THIS IS NOT A BAD CHOICE ON THE CHEAP CP1-AM2-6400A MADE BY amd.Though depending on what the server is being used for.If you are working for or own the company.Depending on how much growth your company might predict in the future <a href="http://www.intel.com/products/processor/xeon7000/index.htm?iid=technology_quadcore_index+body_xeon7000">dual/quad xeon</a> (http://www.intel.com/products/processor/xeon7000/index.htm?iid=technology_quadcore_index+body_xeon7000)might be the best way to go.Dont let possible enviroment of the server room get hot think green.When its time to upgrade your possibilities your boss will apreciate you for his roi.As far as clock speed this can be a touchy situation under most circumstances while in full operation(under full workload) of all employees logged in moniter task manager and watch the cpu usage monitoring is key here. if it is under 15% leave alone no reason to cause more work on the cpu.If the percentage is hire think about more ram so insructions and algorythems have more space to go to.This should bring down the bottle neck on cpu in theory you should be lower than 15% you can increase speeds in increments.Good luck!!
With SQL Server more RAM is always better. Buy what you can afford. 4 Gigs is usually the minimum. How much data will be changing within your database? The more RAM that you have the more data SQL Server will cache into RAM.
As for CPU speed, any of the CPUs which are available will be fine. You'll want to get as many cores as you can. A couple of AMD 64bit quad core CPUs will be just fine, if not overkill for the workload you are talking about. As long as your databases are properly indexed and optimized a single dual core CPU will probably be just fine. That said, be sure to plan for the future. It's easier to buy a bigger box now, than to explain why the 1 year old server needs to be replaced. What do you think the work load will be like in 12-36 months?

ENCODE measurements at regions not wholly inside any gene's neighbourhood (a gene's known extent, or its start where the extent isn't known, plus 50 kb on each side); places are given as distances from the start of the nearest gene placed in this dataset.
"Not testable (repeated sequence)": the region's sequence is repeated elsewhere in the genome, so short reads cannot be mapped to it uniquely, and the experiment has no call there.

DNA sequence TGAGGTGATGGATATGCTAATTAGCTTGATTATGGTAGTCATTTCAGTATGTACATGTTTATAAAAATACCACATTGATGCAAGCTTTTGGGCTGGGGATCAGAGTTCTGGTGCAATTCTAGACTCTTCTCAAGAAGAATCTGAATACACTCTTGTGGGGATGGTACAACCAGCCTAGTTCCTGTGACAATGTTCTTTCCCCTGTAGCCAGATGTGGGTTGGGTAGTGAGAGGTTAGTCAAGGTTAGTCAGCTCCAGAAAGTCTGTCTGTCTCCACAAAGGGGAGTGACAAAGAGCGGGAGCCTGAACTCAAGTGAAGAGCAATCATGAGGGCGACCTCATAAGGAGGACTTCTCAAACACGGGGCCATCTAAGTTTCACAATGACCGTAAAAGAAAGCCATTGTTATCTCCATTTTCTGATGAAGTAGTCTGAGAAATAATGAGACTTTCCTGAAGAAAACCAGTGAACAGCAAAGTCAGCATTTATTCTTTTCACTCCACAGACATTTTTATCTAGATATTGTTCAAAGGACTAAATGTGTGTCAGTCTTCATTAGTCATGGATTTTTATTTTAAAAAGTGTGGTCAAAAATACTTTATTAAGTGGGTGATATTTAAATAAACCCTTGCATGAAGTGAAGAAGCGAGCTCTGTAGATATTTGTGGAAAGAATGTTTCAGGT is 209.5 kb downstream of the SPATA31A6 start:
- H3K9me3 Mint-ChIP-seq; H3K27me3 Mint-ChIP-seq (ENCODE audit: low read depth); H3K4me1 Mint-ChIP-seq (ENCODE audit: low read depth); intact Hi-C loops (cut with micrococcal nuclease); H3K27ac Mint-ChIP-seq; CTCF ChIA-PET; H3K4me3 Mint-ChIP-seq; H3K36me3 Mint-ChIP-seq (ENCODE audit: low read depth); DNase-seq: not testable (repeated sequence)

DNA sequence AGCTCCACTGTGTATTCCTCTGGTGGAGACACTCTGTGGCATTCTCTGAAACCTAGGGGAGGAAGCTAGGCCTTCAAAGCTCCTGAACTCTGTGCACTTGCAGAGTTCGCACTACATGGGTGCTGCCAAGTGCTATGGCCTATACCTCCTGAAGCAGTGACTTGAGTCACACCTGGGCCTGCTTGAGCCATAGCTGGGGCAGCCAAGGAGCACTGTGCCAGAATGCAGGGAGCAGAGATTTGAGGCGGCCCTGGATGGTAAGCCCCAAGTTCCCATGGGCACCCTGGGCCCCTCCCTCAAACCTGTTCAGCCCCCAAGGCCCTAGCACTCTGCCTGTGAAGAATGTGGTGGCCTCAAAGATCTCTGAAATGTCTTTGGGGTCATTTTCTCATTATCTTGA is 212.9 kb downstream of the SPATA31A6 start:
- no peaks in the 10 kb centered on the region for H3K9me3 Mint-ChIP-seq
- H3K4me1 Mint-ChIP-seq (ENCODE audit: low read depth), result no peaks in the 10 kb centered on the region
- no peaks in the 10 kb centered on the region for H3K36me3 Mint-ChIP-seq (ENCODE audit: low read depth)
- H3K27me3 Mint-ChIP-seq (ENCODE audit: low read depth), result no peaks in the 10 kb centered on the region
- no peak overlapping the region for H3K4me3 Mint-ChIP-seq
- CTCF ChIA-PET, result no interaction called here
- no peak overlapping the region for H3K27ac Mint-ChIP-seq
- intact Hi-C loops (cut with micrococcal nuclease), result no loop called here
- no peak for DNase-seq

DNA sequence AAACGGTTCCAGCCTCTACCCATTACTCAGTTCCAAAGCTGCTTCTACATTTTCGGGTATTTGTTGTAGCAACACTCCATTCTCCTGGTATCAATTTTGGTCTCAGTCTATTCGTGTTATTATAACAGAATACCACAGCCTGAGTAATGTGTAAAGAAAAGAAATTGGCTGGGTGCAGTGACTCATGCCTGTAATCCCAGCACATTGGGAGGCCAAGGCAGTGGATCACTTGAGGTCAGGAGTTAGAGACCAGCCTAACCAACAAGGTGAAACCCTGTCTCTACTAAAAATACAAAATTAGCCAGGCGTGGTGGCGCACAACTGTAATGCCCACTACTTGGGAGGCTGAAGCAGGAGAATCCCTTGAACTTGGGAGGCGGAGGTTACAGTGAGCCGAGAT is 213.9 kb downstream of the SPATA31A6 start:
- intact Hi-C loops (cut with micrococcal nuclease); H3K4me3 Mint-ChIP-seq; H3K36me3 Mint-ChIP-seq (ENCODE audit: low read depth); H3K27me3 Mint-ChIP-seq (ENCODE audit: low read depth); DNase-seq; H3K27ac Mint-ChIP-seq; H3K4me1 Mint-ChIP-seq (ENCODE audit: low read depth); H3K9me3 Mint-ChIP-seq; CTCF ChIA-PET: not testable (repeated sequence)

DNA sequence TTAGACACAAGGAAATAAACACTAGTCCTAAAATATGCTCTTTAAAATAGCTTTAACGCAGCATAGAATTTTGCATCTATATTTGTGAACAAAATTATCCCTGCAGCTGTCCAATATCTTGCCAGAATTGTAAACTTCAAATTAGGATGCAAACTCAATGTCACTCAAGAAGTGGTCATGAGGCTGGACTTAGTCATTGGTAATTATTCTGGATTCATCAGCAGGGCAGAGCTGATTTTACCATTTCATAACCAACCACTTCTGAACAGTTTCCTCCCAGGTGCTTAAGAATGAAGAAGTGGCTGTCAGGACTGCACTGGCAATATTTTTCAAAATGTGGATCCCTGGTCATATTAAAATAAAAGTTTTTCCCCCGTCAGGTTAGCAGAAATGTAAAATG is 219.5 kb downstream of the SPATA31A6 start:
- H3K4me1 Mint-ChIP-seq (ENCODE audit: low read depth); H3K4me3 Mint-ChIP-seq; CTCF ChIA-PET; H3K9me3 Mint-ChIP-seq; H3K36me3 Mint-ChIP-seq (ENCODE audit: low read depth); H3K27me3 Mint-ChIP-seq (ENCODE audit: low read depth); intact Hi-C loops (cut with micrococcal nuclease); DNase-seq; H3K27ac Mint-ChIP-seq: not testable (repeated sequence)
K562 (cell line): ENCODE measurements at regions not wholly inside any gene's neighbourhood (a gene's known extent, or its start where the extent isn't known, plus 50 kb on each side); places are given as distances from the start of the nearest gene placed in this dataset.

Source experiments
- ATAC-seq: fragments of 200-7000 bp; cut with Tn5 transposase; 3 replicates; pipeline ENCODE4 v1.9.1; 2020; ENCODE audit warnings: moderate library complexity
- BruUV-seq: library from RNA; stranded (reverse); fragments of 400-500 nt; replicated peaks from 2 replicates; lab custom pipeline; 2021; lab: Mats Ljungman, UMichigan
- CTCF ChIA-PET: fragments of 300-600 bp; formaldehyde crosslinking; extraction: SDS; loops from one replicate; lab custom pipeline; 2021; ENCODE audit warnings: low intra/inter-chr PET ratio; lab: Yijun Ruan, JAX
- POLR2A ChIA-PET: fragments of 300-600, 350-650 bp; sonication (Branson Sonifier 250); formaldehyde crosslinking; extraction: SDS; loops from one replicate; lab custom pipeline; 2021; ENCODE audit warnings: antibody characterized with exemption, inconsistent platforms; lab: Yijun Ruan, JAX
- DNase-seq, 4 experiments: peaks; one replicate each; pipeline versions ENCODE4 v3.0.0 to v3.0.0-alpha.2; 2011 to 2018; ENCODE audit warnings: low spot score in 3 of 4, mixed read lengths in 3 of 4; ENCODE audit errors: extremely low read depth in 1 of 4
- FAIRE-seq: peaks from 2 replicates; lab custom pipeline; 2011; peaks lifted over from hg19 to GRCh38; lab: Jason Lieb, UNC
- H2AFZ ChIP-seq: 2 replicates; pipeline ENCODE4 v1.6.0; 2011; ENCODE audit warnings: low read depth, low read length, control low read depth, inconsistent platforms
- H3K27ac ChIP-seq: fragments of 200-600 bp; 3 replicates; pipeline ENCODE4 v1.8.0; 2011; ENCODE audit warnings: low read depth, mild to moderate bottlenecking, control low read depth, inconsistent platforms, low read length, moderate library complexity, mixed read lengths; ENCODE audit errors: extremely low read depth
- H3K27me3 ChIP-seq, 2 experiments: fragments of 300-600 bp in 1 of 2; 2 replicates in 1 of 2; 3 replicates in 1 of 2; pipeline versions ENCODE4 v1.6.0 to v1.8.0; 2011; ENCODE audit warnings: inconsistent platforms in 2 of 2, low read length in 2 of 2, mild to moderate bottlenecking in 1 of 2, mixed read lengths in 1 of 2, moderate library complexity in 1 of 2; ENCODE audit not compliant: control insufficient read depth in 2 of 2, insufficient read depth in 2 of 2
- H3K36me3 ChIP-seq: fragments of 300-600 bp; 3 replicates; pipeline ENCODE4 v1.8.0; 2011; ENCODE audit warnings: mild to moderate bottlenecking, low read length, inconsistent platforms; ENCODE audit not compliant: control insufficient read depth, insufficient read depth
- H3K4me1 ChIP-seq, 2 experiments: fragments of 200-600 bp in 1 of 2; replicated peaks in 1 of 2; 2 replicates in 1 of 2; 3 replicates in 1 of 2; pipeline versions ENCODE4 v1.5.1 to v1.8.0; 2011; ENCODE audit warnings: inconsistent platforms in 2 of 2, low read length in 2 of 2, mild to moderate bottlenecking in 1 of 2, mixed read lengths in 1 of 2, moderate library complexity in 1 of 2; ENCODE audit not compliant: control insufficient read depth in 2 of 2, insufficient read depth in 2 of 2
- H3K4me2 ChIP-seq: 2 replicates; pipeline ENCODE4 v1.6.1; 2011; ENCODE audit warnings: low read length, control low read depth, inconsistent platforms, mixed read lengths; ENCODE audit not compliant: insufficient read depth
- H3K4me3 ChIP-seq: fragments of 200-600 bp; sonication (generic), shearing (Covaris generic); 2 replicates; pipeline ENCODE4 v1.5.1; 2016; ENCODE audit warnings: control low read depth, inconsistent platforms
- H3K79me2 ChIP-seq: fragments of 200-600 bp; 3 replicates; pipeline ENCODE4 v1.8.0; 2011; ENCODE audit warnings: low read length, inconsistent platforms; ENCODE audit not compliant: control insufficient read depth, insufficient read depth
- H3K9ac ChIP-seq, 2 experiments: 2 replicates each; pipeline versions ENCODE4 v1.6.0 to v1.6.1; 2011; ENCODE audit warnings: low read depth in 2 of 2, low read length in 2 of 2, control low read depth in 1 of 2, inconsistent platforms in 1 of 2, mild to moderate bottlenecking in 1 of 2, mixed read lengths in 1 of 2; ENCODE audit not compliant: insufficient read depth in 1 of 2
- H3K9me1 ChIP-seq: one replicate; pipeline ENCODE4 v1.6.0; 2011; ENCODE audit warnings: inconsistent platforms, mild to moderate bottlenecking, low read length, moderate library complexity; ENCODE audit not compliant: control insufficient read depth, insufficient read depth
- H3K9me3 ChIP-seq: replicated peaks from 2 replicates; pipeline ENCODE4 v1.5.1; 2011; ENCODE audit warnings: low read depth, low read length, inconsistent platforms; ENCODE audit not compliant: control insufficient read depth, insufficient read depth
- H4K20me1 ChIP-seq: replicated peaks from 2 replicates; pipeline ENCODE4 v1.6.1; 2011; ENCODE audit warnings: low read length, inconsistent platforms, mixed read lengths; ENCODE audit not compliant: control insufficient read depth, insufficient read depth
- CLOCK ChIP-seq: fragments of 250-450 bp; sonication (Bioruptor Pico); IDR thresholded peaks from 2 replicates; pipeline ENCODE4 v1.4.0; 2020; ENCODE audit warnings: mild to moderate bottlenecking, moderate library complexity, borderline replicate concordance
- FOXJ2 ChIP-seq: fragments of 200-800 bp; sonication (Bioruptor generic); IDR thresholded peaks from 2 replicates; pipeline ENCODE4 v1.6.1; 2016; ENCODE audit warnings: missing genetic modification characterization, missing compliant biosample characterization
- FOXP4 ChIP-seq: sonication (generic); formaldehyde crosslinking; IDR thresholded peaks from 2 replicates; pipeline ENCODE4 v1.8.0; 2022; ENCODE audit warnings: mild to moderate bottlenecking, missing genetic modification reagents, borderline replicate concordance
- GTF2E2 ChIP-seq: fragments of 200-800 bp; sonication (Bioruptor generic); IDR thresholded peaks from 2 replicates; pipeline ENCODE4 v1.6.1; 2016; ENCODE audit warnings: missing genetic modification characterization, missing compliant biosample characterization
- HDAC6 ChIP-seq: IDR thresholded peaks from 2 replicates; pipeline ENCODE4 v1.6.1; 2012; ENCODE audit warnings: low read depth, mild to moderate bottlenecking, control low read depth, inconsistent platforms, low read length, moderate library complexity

Page file should be set for a couple of Gigs. You don't want SQL Server to be able to page to much data as it's easier for SQL to load the data from disk than from the page file.
Some articles which you might find helpful are:
<a href="http://searchsqlserver.techtarget.com/tip/0,289483,sid87_gci1316780,00.html">SQL Server memory configurations for procedure cache and buffer cache</a>
<a href="http://searchsqlserver.techtarget.com/tip/0,289483,sid87_gci1262122,00.html">Optimize disk configuration in SQL Server</a>
<a href="http://searchsqlserver.techtarget.com/tip/0,289483,sid87_gci1307255,00.html">SQL Server tempdb best practices increase performance</a>